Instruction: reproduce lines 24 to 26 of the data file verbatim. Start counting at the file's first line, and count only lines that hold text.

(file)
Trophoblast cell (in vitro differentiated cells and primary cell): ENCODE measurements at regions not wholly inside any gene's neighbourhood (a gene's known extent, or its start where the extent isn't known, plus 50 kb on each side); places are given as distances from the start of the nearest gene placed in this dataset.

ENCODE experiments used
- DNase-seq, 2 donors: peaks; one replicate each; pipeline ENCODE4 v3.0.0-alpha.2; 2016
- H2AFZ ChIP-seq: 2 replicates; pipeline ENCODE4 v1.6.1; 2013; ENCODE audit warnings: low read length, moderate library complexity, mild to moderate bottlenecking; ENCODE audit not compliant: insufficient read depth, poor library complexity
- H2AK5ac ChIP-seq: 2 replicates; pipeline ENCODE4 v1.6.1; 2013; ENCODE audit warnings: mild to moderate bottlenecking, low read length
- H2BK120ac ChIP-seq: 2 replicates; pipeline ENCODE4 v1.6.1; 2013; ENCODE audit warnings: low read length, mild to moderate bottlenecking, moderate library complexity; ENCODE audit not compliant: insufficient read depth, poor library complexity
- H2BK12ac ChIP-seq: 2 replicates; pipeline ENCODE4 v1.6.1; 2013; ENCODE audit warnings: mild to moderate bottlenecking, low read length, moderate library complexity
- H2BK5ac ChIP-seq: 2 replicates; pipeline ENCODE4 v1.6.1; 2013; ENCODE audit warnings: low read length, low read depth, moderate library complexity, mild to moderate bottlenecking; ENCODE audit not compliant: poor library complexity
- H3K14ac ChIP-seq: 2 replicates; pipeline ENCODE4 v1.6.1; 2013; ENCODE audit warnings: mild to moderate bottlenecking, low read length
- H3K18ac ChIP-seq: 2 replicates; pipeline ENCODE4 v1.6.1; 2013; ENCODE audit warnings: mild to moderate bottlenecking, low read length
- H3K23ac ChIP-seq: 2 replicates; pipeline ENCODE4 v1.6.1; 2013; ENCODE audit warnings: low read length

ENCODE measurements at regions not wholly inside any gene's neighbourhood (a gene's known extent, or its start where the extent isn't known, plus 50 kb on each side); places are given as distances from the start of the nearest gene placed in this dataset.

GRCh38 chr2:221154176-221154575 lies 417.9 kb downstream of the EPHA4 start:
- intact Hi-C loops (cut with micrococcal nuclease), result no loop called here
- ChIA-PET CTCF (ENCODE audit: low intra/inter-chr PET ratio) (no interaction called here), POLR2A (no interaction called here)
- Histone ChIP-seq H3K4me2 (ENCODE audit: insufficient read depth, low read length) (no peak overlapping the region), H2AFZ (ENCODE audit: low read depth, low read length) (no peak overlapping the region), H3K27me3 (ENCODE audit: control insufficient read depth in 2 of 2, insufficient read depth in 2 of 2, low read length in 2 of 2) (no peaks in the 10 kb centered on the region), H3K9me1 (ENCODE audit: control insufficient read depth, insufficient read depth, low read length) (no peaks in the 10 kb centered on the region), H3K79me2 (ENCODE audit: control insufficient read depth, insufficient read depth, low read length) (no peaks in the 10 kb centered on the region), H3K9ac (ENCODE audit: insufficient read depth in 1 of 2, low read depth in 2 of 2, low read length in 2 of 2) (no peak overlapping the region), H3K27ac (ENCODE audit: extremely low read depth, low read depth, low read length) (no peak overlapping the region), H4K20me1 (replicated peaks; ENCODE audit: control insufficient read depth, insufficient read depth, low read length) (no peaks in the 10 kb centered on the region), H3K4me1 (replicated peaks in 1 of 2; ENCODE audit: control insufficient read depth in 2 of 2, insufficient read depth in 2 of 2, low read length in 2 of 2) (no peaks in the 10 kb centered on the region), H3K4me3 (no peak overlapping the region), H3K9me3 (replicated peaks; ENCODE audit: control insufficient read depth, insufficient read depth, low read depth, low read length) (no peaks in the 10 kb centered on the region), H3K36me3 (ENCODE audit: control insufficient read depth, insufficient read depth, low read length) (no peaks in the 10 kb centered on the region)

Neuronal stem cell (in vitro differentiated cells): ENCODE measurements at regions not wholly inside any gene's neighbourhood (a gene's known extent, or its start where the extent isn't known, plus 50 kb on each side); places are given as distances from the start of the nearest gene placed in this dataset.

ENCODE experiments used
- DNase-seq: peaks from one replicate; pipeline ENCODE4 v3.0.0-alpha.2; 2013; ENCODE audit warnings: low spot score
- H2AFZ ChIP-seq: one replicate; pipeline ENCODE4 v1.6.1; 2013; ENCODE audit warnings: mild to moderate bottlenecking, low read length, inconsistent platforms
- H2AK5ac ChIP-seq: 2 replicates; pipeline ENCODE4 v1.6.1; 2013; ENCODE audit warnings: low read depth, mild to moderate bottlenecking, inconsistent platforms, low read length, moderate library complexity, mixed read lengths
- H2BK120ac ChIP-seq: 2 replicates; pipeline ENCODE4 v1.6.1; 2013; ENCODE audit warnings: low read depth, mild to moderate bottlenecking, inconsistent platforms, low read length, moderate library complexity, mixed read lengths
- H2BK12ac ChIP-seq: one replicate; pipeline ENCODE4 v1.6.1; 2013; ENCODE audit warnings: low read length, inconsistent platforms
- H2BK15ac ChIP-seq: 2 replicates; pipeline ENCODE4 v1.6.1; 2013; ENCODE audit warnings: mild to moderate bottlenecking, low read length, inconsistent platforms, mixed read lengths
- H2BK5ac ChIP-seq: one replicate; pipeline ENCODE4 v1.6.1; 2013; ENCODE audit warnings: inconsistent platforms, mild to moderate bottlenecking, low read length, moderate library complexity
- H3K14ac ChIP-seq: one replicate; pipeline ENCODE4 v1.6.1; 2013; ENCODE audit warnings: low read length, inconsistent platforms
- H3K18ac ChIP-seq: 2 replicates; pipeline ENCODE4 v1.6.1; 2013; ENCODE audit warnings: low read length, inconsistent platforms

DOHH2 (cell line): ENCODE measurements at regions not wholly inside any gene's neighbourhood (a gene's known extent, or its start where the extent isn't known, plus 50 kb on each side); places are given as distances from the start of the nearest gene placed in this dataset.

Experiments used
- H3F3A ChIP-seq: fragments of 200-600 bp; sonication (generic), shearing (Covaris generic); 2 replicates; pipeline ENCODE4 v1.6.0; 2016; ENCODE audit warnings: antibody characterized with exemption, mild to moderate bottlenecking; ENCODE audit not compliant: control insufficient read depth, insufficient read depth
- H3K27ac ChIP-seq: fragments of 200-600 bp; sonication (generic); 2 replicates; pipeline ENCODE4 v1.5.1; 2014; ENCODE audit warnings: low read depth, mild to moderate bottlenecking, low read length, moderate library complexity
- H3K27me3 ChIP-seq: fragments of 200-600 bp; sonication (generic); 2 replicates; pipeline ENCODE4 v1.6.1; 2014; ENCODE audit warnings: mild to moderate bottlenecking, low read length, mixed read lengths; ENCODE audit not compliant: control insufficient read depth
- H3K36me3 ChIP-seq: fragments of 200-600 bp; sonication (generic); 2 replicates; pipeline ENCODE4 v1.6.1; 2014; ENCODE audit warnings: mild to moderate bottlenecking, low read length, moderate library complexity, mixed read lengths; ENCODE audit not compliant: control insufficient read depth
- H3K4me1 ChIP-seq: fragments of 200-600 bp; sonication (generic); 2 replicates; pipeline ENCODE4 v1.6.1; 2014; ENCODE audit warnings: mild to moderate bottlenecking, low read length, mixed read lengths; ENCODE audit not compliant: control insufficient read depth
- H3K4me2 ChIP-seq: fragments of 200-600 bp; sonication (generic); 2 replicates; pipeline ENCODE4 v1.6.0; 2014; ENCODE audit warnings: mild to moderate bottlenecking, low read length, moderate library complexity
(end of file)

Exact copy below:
- H2BK15ac ChIP-seq: 2 replicates; pipeline ENCODE4 v1.6.1; 2013; ENCODE audit warnings: mild to moderate bottlenecking, low read length, inconsistent platforms, mixed read lengths
- H2BK5ac ChIP-seq: one replicate; pipeline ENCODE4 v1.6.1; 2013; ENCODE audit warnings: inconsistent platforms, mild to moderate bottlenecking, low read length, moderate library complexity
- H3K14ac ChIP-seq: one replicate; pipeline ENCODE4 v1.6.1; 2013; ENCODE audit warnings: low read length, inconsistent platforms